The Voices of the Dead

Stalin's Great Terror in the 1930s

Hiroaki Kuromiya

View Inside Price: $29.00


August 1, 2016
304 pages, 6 x 9
16 b/w illus.
ISBN: 9780300226782
Paper

Also Available in:
Cloth

Swept up in the maelstrom of Stalin’s Great Terror of 1937–1938, nearly a million people died. Most were ordinary citizens who left no records and as a result have been completely forgotten. This book is the first to attempt to retrieve their stories and reconstruct their lives, drawing upon recently declassified archives of the former Soviet Secret Police in Kiev. Hiroaki Kuromiya uncovers in the archives the hushed voices of the condemned, and he chronicles the lives of dozens of individuals who shared the same dehumanizing fate: all were falsely arrested, executed, and dumped in mass graves.

 

Kuromiya investigates the truth behind the fabricated records, filling in at least some of the details of the lives and deaths of ballerinas, priests, beggars, teachers, peasants, workers, soldiers, pensioners, homemakers, fugitives, peddlers, ethnic Russians, Ukrainians, Poles, Germans, Koreans, Jews, and others. In recounting the extraordinary stories gleaned from the secret files, Kuromiya not only commemorates the dead and forgotten but also proposes a new interpretation of Soviet society that provides useful insights into the enigma of Stalinist terror.

 

Hiroaki Kuromiya is professor of history, Indiana University. He is the author of several books, most recently Stalin: Profiles in Power.

"Kuromiya, one of the most ambitious and responsible historians of the Soviet Union, ably uses his understanding of Soviet institutions and practices to contextualise his extraordinary presentation of individual life and death during the Great Terror."—Timothy Snyder, Yale University

'Kuromiya allows us to peer below the topmost level of the Great Terror to the conditions of individual victims. This is a pioneering work.' - Robert Service, St Antony's Oxford, author of Stalin

'By going through the files of those repressed in Ukraine in the 1930s, Kuromiya teases out the real stories behind the lies of the secret police. He tells a tale of ordinary folk caught up in extraordinary times.' - Martin McCauley, University of London

'No other historian has looked at the interrogation records and compared the initial handwritten record with the official transcript of the interrogation. The result is original and fascinating.' - Catherine Andreyev, Christ Church Oxford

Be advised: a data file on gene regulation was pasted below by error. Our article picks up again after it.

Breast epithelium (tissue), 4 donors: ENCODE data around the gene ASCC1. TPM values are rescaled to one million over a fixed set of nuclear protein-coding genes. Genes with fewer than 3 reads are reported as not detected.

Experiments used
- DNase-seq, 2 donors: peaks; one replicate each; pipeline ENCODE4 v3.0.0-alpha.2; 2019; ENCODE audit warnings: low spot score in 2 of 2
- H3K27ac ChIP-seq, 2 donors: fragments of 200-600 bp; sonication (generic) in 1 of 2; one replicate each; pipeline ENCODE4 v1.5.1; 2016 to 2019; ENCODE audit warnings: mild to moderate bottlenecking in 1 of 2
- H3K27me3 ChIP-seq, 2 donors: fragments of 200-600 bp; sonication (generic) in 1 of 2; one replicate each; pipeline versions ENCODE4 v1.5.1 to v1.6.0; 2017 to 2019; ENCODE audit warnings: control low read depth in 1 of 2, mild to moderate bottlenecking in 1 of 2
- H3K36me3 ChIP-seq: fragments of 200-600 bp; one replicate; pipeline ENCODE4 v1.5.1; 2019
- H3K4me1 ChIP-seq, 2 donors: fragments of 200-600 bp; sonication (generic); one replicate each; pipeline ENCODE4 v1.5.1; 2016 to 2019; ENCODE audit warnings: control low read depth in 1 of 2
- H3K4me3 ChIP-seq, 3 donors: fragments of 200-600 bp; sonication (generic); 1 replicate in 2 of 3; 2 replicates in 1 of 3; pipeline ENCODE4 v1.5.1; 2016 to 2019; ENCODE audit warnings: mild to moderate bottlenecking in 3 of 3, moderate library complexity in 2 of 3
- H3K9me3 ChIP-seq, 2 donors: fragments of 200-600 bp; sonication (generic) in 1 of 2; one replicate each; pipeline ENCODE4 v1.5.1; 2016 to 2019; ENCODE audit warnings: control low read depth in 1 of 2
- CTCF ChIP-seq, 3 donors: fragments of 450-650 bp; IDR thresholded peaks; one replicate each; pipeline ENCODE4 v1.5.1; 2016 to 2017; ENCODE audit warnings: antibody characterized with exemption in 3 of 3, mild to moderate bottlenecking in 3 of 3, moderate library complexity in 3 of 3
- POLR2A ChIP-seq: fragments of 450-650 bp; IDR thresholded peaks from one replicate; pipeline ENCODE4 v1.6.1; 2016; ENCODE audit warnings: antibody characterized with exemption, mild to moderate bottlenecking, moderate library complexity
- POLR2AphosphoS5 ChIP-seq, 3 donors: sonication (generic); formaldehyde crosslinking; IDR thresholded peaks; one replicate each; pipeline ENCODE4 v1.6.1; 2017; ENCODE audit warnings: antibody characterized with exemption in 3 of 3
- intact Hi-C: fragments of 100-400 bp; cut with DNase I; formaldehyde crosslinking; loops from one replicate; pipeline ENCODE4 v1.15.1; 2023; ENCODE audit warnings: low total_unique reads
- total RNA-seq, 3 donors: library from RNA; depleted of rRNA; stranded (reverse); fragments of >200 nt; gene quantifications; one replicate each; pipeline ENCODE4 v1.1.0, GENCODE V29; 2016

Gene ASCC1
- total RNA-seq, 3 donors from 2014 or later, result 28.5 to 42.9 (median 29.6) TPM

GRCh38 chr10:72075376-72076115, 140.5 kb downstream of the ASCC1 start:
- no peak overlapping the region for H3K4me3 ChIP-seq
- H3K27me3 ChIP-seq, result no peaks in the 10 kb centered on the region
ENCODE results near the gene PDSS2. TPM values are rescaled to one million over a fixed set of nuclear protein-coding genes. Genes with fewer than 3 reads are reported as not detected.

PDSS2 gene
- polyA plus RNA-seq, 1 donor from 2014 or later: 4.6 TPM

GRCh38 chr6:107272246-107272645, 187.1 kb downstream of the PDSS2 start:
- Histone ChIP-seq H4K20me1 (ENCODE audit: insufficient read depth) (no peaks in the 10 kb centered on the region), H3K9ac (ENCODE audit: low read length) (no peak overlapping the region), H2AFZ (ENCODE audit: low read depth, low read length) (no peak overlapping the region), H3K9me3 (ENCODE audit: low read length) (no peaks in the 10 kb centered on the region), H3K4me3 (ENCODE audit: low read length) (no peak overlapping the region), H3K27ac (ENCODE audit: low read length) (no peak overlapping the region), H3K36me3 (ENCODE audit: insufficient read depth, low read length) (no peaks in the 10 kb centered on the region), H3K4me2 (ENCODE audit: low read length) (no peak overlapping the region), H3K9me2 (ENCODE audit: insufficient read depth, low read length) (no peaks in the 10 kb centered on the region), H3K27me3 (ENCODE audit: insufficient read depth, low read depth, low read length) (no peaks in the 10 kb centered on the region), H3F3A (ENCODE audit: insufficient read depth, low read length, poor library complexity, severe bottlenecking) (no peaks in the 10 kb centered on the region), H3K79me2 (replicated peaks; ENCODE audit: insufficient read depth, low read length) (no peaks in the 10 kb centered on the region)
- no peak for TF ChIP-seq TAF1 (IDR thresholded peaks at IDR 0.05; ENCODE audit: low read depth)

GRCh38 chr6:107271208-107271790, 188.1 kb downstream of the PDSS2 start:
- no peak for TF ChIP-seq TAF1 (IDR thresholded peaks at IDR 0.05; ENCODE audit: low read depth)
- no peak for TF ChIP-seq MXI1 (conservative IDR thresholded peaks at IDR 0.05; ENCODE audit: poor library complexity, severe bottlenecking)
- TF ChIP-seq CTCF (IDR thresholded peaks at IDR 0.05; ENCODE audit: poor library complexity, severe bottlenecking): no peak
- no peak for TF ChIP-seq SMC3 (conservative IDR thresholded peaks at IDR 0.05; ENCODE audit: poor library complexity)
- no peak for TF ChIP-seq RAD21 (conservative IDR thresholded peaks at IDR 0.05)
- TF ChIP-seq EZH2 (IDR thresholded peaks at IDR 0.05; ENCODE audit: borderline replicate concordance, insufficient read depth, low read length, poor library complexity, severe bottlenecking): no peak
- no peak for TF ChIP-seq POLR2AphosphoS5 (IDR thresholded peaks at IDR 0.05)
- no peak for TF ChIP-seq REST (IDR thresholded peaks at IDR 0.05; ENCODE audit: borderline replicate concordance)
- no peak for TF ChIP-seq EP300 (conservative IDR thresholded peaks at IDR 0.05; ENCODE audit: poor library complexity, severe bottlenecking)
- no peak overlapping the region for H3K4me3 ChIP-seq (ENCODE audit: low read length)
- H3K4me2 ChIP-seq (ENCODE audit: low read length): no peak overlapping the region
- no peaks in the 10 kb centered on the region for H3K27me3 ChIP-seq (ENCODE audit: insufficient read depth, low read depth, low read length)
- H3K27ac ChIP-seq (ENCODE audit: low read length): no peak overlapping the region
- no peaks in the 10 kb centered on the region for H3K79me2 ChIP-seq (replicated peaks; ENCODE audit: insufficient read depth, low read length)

'Kuromiya's research iss most thorough, and the conclusions he draws are careful and judicious.' - Ronnie Kowalski, University of Worcester

'...Kuromiya's work really does allow the dead to speak.'  - Donald Rayfield, Literary Review

"[A] remarkable new study of the victims of Stalin's Great Terror. . . . There is something uncanny about the historical rescue operation undertaken by Mr. Kuromiya. . . . The book is a kind of séance, in which the historian-medium allows a select group of victims to speak from beyond the grave. . . . His subjects include a cook, a furniture repairman, several peasants, a handful of priests, and a ballerina—average people who were swept up by the sheer randomness of Soviet terror. . . . His most important resources are the handwritten records of interrogations. . . . It is a kind of poetic justice that those records, intended as evidence of the guilt of the victim, should now be used by Mr. Kuromiya to prove the guilt of the regime."—Adam Kirsch, New York Sun 

"Kuromiya has written a valuable book based on meticulous research with recently declassified materials of the Soviet secret police. . . . His work . . . makes a vital contribution to our understanding of Stalinism."—David L. Hoffmann, American Historical Review

"Kuromiya's ability to work fruitfully in SBU (former KGB) archives, to decipher the handwriting of interrrogators and victims, to trace intelligence connections from Germany to Poland to Japan, and perhaps most important, to rescue and decode the strangled 'voices of the dead' have produced a remarkable book." —Wendy Goldman, Slavic Review

"Kuromiya’s book represents a monumental social history achievement. . . . By filling in gaps in the record with penetrating analyses, thoughtful hypotheses, and speculations built logically on the events and beliefs of the times, Kuromiya brings the reader as close to the true lives of these ordinary people as we are ever likely to get."—James G. Ryan, History News Network

"This innovative and compelling book belongs in university libraries and on the shelves of students of the Soviet Union and totalitarian systems." —Lee J. Williams, Historian